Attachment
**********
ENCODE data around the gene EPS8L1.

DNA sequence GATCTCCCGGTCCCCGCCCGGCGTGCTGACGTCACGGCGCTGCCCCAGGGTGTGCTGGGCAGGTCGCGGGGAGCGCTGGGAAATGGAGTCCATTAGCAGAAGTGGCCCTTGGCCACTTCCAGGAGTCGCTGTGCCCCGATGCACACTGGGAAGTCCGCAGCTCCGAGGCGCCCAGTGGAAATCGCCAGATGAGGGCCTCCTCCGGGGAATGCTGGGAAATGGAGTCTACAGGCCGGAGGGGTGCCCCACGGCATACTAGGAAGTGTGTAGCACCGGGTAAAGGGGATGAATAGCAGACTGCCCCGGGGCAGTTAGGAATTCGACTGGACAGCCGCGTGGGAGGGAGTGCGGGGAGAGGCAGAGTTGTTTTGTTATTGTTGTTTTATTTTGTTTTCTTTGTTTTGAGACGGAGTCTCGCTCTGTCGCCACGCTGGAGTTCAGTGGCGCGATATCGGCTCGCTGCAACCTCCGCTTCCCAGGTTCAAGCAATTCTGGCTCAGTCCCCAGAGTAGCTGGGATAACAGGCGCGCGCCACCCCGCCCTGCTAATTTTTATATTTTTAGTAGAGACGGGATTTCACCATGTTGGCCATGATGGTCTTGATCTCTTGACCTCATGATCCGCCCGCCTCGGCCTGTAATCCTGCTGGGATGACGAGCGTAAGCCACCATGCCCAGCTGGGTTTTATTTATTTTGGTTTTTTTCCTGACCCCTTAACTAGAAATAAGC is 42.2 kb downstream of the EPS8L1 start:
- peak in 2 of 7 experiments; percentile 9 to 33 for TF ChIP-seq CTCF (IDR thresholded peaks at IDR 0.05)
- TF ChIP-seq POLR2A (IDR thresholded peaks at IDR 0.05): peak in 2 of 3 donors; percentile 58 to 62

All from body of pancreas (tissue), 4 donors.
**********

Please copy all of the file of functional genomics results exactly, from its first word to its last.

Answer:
ENCODE data around the gene EPS8L1.

DNA sequence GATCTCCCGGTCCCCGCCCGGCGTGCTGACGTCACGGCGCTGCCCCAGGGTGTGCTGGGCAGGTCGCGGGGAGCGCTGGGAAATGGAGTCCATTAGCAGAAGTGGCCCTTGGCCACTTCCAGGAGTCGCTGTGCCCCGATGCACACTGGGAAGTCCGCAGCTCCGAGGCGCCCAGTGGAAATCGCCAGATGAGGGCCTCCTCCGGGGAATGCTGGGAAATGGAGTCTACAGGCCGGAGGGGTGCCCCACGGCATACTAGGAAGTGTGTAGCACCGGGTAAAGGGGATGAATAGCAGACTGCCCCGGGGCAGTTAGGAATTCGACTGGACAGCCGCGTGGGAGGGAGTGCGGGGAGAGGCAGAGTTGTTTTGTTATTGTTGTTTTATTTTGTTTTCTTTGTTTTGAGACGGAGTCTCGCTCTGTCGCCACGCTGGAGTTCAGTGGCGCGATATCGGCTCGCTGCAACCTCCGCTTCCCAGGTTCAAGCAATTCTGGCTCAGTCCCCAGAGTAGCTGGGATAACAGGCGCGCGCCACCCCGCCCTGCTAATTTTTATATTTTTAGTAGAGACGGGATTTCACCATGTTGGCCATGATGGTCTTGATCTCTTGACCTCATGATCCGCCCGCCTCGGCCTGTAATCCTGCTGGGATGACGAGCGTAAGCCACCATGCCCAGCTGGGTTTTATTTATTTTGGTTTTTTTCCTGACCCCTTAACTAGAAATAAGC is 42.2 kb downstream of the EPS8L1 start:
- peak in 2 of 7 experiments; percentile 9 to 33 for TF ChIP-seq CTCF (IDR thresholded peaks at IDR 0.05)
- TF ChIP-seq POLR2A (IDR thresholded peaks at IDR 0.05): peak in 2 of 3 donors; percentile 58 to 62

All from body of pancreas (tissue), 4 donors.